He applied the “Page 99 Test” to his latest book, Darwin Deleted: Imagining a World without Darwin, and reported the following:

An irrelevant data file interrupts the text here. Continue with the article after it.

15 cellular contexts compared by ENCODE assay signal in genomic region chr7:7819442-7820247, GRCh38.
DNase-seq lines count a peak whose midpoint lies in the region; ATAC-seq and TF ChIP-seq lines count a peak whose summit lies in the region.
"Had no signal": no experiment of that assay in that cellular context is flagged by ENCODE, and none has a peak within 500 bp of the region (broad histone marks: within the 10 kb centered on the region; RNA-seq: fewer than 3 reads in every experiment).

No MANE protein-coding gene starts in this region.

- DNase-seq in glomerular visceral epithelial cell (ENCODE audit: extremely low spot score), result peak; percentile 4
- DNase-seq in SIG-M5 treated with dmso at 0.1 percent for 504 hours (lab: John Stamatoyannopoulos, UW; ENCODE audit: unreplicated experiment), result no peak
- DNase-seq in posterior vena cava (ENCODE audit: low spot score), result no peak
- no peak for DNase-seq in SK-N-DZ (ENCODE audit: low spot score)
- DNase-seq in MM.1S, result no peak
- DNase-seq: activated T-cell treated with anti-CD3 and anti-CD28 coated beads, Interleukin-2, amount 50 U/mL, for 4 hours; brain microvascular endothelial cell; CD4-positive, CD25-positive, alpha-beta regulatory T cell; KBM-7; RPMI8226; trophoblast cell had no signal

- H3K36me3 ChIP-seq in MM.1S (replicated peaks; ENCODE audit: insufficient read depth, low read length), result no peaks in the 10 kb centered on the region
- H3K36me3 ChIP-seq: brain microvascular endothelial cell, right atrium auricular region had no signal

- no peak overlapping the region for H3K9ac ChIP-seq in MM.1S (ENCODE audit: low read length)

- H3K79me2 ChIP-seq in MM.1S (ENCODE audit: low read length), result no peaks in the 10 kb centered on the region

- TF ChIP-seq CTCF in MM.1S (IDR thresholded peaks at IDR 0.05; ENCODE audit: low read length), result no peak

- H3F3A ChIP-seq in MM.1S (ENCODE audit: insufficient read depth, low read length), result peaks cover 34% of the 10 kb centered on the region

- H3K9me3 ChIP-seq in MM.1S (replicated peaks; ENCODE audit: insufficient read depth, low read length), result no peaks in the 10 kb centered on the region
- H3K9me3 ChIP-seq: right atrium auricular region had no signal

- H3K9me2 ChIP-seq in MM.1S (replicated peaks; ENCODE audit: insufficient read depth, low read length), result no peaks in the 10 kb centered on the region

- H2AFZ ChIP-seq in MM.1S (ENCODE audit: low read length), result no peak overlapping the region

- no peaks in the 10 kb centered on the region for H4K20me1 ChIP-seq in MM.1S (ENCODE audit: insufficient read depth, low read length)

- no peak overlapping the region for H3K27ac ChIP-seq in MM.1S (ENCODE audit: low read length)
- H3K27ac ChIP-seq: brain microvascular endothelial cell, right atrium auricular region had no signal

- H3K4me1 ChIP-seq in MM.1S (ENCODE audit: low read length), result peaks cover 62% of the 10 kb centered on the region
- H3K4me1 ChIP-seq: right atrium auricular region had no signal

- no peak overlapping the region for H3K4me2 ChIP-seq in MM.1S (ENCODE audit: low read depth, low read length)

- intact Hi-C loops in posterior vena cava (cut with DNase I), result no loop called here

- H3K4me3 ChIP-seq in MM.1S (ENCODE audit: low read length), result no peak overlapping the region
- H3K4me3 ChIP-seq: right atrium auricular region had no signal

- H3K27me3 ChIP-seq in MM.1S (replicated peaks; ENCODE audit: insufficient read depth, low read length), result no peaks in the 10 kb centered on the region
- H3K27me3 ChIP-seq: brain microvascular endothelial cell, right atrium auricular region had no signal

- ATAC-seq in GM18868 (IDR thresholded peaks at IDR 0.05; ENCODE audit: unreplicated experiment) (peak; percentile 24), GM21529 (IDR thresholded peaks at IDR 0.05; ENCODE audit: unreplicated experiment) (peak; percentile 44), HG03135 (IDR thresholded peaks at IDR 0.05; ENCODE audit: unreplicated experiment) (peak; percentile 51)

Presumably the claim that one can judge the ‘quality’ of a book from its p. 99 is meant to apply to its literary quality. This is a bit unfair to those authors whose main purpose is to convey an idea they think is important or exciting and who aspire only to decent everyday prose rather than literary effect. If the argument is important, you can hardly expect a single page in the middle to convey its substance, or to reveal the book’s potential. My p. 99 is from a fairly typical section in which I try to explain how even without Darwin the theory of evolution would have been promoted in the mid-nineteenth century by other scientists and thinkers (on p. 99 it’s the philosopher Herbert Spencer). But even this forms only part of the overall theme of the book, which shows that if (for example) Darwin had fallen overboard on the voyage of the Beagle, there were other versions of evolutionism that could have carried the theory forward. Natural selection would have come much later, and would have seemed less revolutionary. In this counterfactual world, religious believers would have been less traumatized by evolutionism, because it would have been easier to imagine life progressing toward moral perfection. But most of what we call ‘social Darwinism’ would occur anyway, because the ideology of racial or national struggle doesn’t depend on Darwin’s theory of natural selection acting on individual differences. Page 99 of Darwin Deleted will not tell you about the significance of the book as a whole, although I suppose you can use it to judge the adequacy of my prose.Learn more about Darwin Deleted at the University of Chicago Press website.